How to build trust, and know when it matters

“A relationship without trust is like a cell phone without service. And what do you do with a phone without service? You play games.”

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A brief assessment of trust and the world today

As a kid, I grew up at my grandparent’s house in the countryside. I remember how I was allowed to go anywhere, explore all the hills and villages surrounding their home, and just trusted I’ll be back ok. But when I’ve started school, I’ve moved back with my parents to the city. All of a sudden, I had to be careful where I’m going, with whom, and always allow for a means for my parents to be able to check up on me.

And that’s because compared with my grandparents, my parents had access to daily news. And those news broadcasted terrible events, making them believe the world is a very unsafe place.

My grandparents lived in a trusting culture, occasionally punctuated by episodes of harm. My parents, and now myself, we live in an untrusting culture punctuated by episodes of trust and integrity.

Very few people will watch the news if they are not shocking, and our brains are wired to be shocked by the negative. That’s why if broadcasters will try and balance the bad news with the good ones, they will probably lose their audience. People will watch a report about a plane crash but will be bored to death to see daily news about how hundreds of commercial planes arrived safely to their destinations. And therefore, with so much bad news, even if the world we live in today is the safest ever, we still think it’s horrible and build a non-trusting culture.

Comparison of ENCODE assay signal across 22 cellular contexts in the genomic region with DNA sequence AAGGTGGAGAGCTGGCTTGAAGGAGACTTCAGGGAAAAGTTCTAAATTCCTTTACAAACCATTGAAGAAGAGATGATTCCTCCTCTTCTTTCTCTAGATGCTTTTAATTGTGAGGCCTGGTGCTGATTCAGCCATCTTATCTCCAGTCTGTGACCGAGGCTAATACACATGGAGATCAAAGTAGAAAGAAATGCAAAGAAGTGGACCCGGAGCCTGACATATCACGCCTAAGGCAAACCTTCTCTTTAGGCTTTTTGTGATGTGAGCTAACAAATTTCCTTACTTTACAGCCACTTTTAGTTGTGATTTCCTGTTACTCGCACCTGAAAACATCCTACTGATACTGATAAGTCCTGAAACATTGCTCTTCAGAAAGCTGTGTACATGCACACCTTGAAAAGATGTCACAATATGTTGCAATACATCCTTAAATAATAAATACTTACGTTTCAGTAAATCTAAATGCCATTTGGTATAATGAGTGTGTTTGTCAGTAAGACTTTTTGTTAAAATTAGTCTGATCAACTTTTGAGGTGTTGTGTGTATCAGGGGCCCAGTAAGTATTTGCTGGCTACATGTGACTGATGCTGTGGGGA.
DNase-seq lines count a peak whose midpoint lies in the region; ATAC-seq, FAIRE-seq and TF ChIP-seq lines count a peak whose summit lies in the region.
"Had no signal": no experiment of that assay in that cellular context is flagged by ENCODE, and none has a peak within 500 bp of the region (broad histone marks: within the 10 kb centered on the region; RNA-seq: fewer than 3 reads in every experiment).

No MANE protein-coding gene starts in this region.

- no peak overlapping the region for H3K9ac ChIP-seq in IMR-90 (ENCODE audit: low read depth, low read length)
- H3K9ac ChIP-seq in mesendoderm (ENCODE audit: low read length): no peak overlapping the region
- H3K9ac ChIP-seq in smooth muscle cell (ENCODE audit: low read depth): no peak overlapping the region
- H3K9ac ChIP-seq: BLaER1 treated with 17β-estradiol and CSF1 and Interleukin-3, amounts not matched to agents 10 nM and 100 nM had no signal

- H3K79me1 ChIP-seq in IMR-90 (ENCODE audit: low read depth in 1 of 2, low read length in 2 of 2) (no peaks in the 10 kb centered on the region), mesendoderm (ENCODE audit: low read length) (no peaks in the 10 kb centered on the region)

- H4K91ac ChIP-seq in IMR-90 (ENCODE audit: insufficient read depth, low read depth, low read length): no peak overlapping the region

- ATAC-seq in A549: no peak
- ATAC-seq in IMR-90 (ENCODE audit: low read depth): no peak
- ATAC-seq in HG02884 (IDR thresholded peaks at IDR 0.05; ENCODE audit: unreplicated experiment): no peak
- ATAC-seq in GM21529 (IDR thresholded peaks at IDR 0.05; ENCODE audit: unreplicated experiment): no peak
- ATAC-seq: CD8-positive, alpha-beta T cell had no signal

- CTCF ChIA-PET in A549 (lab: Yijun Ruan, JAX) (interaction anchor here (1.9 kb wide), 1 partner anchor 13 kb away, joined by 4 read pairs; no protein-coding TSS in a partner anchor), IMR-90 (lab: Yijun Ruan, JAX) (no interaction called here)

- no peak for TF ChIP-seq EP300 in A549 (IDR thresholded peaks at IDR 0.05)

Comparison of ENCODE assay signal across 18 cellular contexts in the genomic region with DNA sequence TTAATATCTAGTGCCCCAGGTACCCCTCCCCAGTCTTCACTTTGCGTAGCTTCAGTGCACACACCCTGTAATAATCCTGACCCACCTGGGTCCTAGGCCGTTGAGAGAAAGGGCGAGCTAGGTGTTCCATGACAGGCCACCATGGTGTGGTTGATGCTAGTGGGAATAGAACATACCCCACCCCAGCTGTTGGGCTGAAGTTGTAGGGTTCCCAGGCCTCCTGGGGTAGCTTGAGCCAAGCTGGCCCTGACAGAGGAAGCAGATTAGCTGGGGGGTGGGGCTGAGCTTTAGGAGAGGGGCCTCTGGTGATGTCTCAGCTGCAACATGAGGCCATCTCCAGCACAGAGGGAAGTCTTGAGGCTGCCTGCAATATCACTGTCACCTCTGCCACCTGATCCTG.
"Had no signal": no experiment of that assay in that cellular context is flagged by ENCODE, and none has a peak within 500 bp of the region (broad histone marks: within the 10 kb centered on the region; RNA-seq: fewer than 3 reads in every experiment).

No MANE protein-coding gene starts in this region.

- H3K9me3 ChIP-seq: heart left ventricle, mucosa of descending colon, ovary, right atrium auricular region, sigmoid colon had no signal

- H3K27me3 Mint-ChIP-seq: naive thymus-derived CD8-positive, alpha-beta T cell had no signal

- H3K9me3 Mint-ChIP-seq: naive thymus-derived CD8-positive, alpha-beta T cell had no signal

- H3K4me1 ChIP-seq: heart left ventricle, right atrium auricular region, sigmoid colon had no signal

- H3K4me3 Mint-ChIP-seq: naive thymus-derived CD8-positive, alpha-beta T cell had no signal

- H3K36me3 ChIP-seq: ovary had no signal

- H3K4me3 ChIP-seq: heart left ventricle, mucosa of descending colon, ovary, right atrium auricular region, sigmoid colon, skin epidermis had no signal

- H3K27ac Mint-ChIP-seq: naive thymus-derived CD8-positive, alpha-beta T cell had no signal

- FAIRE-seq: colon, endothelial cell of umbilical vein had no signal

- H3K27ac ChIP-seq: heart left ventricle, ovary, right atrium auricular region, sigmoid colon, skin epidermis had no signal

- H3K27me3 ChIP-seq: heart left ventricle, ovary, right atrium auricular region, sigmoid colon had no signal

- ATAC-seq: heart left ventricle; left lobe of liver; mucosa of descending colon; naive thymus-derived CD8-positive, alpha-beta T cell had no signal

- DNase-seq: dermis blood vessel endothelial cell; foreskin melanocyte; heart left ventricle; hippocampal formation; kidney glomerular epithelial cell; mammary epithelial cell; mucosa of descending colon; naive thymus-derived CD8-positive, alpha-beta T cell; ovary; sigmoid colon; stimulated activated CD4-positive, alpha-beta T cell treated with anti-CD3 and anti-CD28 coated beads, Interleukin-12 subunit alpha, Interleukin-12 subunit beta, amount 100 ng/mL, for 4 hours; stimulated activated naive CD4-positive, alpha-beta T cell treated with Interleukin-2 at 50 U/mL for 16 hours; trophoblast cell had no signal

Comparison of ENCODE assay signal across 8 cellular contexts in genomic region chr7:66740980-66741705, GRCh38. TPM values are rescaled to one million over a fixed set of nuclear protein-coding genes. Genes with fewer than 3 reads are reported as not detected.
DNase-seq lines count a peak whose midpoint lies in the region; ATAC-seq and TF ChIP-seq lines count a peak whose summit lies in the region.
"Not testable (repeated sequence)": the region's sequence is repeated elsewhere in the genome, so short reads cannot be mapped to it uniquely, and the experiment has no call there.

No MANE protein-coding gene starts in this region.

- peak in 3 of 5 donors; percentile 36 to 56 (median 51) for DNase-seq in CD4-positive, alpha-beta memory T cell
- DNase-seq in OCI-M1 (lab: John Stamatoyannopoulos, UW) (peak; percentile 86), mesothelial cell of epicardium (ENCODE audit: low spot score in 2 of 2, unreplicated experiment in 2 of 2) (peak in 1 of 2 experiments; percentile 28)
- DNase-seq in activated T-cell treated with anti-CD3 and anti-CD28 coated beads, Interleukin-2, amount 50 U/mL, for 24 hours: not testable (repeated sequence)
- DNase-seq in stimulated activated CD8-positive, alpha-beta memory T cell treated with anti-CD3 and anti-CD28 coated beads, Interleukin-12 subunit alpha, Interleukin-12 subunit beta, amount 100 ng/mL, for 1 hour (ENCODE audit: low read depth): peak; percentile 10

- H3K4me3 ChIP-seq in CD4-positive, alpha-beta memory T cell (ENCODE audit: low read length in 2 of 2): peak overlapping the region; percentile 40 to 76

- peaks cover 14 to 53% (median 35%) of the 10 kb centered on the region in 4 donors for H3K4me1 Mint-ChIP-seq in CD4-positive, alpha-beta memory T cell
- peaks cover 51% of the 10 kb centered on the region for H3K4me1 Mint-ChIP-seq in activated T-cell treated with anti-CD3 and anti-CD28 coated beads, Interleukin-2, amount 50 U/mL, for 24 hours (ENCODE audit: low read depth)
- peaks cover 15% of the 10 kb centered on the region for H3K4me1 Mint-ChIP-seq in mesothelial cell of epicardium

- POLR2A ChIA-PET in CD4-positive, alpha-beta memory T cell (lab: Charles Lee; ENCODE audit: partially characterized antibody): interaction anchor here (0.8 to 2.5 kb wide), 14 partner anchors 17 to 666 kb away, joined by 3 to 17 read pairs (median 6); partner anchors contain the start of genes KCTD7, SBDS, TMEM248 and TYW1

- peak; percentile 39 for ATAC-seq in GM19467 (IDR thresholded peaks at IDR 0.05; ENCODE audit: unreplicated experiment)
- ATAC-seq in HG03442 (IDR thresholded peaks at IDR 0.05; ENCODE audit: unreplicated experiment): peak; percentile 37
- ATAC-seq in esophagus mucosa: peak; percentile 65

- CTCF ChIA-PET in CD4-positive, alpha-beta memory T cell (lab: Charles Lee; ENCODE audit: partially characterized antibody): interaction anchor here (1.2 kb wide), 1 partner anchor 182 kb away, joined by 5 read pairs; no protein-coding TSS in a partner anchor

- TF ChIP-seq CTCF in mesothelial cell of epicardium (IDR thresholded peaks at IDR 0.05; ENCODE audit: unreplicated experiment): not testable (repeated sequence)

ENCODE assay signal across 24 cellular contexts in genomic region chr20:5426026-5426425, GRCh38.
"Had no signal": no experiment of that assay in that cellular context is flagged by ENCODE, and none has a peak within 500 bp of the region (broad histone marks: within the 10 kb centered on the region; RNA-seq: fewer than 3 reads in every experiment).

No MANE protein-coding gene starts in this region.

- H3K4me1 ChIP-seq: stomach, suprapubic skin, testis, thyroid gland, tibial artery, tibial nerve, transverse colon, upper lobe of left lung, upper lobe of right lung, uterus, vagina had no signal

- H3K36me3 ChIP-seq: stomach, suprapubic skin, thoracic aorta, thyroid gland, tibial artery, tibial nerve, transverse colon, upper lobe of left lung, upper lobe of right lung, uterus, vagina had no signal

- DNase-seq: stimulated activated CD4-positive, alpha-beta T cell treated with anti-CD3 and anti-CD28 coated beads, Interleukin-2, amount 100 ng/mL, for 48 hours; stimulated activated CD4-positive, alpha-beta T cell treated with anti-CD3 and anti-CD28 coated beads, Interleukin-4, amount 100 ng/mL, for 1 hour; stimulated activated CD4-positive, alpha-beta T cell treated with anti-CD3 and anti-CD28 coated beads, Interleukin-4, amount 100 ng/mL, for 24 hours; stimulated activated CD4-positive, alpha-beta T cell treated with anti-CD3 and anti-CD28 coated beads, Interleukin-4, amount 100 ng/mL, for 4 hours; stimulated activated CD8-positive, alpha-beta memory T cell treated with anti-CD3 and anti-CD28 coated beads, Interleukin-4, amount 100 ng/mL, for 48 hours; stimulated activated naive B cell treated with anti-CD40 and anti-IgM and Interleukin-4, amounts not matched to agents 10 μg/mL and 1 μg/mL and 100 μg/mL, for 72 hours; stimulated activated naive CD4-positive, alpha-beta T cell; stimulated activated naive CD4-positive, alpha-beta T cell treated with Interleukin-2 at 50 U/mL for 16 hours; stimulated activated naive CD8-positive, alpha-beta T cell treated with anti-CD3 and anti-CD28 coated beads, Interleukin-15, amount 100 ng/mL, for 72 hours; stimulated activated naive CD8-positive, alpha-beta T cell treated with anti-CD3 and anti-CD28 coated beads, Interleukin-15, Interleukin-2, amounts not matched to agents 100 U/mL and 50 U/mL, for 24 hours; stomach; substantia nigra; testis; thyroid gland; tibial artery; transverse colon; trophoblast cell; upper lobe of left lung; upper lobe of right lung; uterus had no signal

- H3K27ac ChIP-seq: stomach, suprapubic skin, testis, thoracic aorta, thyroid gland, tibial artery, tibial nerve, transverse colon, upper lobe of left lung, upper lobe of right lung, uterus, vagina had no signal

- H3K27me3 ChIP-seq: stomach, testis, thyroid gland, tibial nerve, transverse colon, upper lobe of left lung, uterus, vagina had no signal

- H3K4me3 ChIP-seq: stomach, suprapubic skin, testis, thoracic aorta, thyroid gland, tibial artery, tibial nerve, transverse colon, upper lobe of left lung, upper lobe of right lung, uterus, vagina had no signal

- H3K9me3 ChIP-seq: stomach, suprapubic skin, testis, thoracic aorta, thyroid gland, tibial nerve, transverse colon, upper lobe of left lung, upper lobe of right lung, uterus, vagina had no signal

We reflect then this mistrust in how we build relationships. We start by not trusting anyone and build up trust slowly. We install hidden cameras to check on the babysitter, burglar alarms, and further on, think that every salesperson wants to sell us something for its profits.

Inevitably, this culture leads to where we are today. It’s hard to build trust, and it’s so easy to lose it when our default is mistrust. And this is true whenever we start any new relationship, not just romantic ones. On the contrary, it’s the same for pretty much any kind of relationship we engage in.

How we trust, build trust and lose trust

Most of us are somewhere in between trusting no one and trusting everyone. Depending on the life experiences we had, we might have trusted someone and were betrayed. Or, we’ve stared with low trust, and someone believed in us to the point where we began to have faith again.

Based on our personal experiences, when we meet someone new, the first impressions are highly based on our past. Even if in the opening seconds, our trust is neutral, every point of interaction will matter in how trust is developed. If they physically look like someone we mistrust, we might be looking for signs to reinforce that feeling. Every word they say or actions they do will either build or weaken the trust we allow to have.

Trust is built layer by layer, in time, with consistently positive acts. And only once we consider that person to be trustworthy, we start to relax and enjoy the relationship. We stop analyzing everything and start being ourselves more and more. That’s how close relationships start and evolve, but they don’t stay like this all the time.

Trust can be lost completely all at once, or slowly over time. It happens all at once when something that the other person does is so wrong that it leaves no room to go back after such a betrayal. But in most cases, we lose trust slowly over time. When we stop communicating, when we notice words or looks that don’t feel right, and those start to build up. We end up one day wondering when did this all happen, and how come regardless of what the other person says, we don’t trust them anymore.

The importance of senses when we build trust

The most important senses we use to build trust are sight, sound, and touch. That is why virtual communication puts trust-building in a very challenging position, while physical presence is crucial.

When we are face to face with someone, we hear more than their words. We pick up their tone of voice, gestures, body language, all of it helping us either build trust or identify signals they’re lying. There might be misalignments between what they verbally say and what their body language shows. And even if we might not notice it all consciously, our brains will catch up on all these signals.